An older woman talking on the phone

Living with COVID-19 restrictions and living WELL are too different things.

To protect ourselves and others, we have embraced inconveniences knowing this pandemic is not forever. We know that following the restrictions can help us stay healthy and safe. We might forget how these new restrictions impacts people with hearing and communication disorders.

Those who are deaf, deafblind, hard of hearing and otherwise challenged to communicate are struggling right now. They may feel they are not part of the larger community but rather on the fringes. Some of the reasons they struggle can include face masks and limited ability to hear on the phone, computer or smart devices.



Masks are part of our life during the pandemic. We cannot change that, but we can try to mitigate the impact. People with communication disorders need visual information. Even people with normal hearing use visual information as it provides improved speech understanding, information about emotion, cues on when to respond in turn. Without visuals, people will misunderstand and ask for repeat information. Masks also muffle speech reducing the ability to hear clearly for everyone.

For people with communication disorders masks can be an overwhelming burden since visual information is more than added flair, it is necessary to access to speech. Lipreading, facial expressions and motions are critical for people who are deaf, hard of hearing, or living with auditory disorders. The ability to touch hands and read faces is critical for people who are deafblind leading to even more severe isolation since they cannot fall back on handwritten communication.

Furthermore, without an understanding communication partner, interactions can go poorly as people can be dismissive. Not being able to communication can be mistaken as rudeness or cognitive decline. Even after explaining a communication barrier, some interactions still do not go well when the other person does not have an understanding on how to help.


Hearing on the Phone

It is not uncommon for a person with hearing and communication difficulties to seek out communication face-to-face to avoid the phone. They may decide to not answer their phone for fear of not knowing who they are talking to because they are embarrassed, they will say the wrong thing. Some people turn to text and email exclusively. Text and email can only go so far and are not great for communication that is urgent. Without access to phone communication, people can feel more anxious and more isolated. They may limit conversations with loved ones, not because they do not want to talk but because they cannot hear. They may worry about needing help and not having a suitable lifeline for communication.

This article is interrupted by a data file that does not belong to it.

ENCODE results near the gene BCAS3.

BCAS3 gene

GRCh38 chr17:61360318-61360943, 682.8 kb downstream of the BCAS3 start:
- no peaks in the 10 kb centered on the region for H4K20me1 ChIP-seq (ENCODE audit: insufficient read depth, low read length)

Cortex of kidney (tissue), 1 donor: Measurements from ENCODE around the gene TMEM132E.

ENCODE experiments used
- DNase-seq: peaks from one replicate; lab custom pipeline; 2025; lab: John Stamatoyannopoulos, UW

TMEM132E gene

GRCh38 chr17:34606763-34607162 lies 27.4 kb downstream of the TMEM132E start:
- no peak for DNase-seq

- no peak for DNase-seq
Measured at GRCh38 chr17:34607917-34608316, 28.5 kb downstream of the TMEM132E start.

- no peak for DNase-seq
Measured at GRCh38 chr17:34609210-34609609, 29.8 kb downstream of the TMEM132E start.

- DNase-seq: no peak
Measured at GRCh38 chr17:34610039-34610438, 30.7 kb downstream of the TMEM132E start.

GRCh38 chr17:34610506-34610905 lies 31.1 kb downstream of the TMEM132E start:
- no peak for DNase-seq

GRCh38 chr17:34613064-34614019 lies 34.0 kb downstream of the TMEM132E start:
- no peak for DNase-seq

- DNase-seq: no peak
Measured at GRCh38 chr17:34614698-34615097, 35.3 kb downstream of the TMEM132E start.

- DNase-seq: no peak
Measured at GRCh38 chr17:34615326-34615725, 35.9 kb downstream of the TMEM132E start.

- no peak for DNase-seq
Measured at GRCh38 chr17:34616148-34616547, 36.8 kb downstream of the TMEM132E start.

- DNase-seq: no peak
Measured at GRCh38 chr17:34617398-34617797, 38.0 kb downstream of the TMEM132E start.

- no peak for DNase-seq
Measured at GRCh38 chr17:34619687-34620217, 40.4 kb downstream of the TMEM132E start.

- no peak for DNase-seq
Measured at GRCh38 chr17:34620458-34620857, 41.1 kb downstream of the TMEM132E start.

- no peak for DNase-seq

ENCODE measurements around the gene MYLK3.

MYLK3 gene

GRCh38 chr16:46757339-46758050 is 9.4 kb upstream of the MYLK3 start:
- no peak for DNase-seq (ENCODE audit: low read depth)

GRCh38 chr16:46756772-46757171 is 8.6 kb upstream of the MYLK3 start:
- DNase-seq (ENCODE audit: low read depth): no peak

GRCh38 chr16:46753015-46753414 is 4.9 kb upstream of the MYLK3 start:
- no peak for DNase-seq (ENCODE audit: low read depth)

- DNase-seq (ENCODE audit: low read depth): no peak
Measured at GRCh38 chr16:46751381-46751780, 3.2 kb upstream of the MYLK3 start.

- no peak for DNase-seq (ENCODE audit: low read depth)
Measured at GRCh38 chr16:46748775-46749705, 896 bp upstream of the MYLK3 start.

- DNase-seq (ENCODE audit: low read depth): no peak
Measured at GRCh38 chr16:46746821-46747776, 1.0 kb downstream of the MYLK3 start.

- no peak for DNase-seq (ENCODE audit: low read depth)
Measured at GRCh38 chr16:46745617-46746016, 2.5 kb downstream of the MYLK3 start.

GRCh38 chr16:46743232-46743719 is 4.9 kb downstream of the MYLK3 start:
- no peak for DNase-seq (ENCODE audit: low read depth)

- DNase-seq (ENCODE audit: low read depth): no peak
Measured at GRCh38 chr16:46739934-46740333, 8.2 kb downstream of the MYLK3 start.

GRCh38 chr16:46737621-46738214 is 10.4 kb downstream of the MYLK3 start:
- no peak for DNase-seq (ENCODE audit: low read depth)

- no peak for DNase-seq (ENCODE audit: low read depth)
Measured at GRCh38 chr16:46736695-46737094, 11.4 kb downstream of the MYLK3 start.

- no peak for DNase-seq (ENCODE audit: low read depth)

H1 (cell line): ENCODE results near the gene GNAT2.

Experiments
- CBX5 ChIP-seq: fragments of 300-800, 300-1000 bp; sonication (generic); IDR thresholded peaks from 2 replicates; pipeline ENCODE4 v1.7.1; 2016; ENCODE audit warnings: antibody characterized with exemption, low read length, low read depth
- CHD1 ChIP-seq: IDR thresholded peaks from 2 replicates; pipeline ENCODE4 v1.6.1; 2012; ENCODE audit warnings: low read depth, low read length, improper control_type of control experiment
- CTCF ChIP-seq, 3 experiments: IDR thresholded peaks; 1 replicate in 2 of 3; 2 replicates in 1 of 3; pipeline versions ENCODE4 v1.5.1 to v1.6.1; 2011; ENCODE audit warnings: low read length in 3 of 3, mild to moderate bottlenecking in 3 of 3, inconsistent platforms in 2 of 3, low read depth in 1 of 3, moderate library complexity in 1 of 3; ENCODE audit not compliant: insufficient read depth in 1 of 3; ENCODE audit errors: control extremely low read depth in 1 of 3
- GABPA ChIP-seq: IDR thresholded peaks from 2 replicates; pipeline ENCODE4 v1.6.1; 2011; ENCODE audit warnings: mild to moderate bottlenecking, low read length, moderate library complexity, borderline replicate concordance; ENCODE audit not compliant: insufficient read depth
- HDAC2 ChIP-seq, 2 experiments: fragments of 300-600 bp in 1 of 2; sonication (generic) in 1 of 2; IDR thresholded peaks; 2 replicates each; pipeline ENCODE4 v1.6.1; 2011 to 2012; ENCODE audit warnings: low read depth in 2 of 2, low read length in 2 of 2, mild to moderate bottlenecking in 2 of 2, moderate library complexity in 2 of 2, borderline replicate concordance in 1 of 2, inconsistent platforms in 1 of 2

What to do?

Now that we addressed the problem, we can look at the solutions. Thankfully, there are ways to reduce the impact of COVID-19 restrictions. Solutions are available for those seeking support. This article does not begin to cover all the options. We are going to focus on the most readily available options.


Solutions for masks

For face to face speech understanding when masks must be worn, the following solutions may help. Have a tablet or small white board and write down the conversation. Let people know what works best for communication and tell them that you need help. Ask people to speak more slowly and a little louder than usual, but not to shout, and try to eliminate as much background noise as possible. Ask them to spell a word that is not clear. When feasible ask that they wear a shield or a window mask for lipreading. Try a live captioning app on a smart device. Captions are fast enough to keep up with live speech if the device has a good internet connection.


Solutions for phone

One way to address hearing related concerns on the phone is to use captioning. Landline phones are available with captions built in and phone captioning apps are available for smartphones and tablets. Most of the phone and app solutions are free and can be obtained either directly with the manufacturer or through the hearing care provider’s office. The captions also add the benefit of having a record of the conversation that and be re-read after the phone call is over.


Untreated hearing loss

Addressing hearing loss that is untreated can have a significant impact on quality of life. Although hearing devices do not solve all hearing problems, making sure that hearing is optimized will improve communication in many situations. Treatment for hearing disorders can range greatly depending on the type of hearing loss and degree of severity. It could include hearing aids, cochlear implants, other types of implanted devices, assistive devices such as amplifiers, specialized phones and more. Letting unresolved hearing loss continue untreated is known for increased risk of isolation, depression, anxiety, relationship and work issues, decline in cognitive health, loss of balance and more.